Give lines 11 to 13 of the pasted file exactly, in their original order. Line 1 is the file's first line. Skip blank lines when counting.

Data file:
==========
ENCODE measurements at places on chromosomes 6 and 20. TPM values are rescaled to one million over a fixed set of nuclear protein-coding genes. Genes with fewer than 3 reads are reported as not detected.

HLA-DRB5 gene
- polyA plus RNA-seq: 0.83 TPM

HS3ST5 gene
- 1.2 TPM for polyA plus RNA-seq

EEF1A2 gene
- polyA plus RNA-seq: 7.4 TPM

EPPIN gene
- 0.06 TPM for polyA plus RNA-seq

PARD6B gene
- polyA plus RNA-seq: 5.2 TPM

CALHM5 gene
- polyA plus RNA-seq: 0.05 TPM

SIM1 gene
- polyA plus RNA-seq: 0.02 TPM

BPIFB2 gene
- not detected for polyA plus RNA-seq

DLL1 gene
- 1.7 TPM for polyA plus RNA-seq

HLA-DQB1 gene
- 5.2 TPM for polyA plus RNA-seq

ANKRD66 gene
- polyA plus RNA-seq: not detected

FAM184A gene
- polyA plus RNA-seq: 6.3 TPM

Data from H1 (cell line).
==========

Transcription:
- polyA plus RNA-seq: 5.2 TPM

CALHM5 gene
- polyA plus RNA-seq: 0.05 TPM